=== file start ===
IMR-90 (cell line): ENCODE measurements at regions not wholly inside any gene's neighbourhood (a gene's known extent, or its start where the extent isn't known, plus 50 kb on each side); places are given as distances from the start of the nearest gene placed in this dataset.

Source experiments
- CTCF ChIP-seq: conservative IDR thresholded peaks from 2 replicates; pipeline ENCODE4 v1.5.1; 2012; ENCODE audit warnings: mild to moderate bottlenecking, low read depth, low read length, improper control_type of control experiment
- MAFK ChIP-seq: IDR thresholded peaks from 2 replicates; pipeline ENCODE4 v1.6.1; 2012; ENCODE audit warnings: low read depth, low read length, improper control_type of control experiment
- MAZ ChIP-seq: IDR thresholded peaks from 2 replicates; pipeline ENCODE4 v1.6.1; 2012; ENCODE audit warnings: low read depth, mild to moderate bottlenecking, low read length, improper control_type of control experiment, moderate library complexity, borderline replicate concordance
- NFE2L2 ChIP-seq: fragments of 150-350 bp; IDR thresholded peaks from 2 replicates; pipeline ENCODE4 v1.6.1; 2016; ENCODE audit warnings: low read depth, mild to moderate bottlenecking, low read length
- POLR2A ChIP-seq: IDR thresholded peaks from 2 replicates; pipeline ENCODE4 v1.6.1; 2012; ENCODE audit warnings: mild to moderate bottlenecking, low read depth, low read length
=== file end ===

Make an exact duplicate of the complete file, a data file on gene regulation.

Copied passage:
IMR-90 (cell line): ENCODE measurements at regions not wholly inside any gene's neighbourhood (a gene's known extent, or its start where the extent isn't known, plus 50 kb on each side); places are given as distances from the start of the nearest gene placed in this dataset.

Source experiments
- CTCF ChIP-seq: conservative IDR thresholded peaks from 2 replicates; pipeline ENCODE4 v1.5.1; 2012; ENCODE audit warnings: mild to moderate bottlenecking, low read depth, low read length, improper control_type of control experiment
- MAFK ChIP-seq: IDR thresholded peaks from 2 replicates; pipeline ENCODE4 v1.6.1; 2012; ENCODE audit warnings: low read depth, low read length, improper control_type of control experiment
- MAZ ChIP-seq: IDR thresholded peaks from 2 replicates; pipeline ENCODE4 v1.6.1; 2012; ENCODE audit warnings: low read depth, mild to moderate bottlenecking, low read length, improper control_type of control experiment, moderate library complexity, borderline replicate concordance
- NFE2L2 ChIP-seq: fragments of 150-350 bp; IDR thresholded peaks from 2 replicates; pipeline ENCODE4 v1.6.1; 2016; ENCODE audit warnings: low read depth, mild to moderate bottlenecking, low read length
- POLR2A ChIP-seq: IDR thresholded peaks from 2 replicates; pipeline ENCODE4 v1.6.1; 2012; ENCODE audit warnings: mild to moderate bottlenecking, low read depth, low read length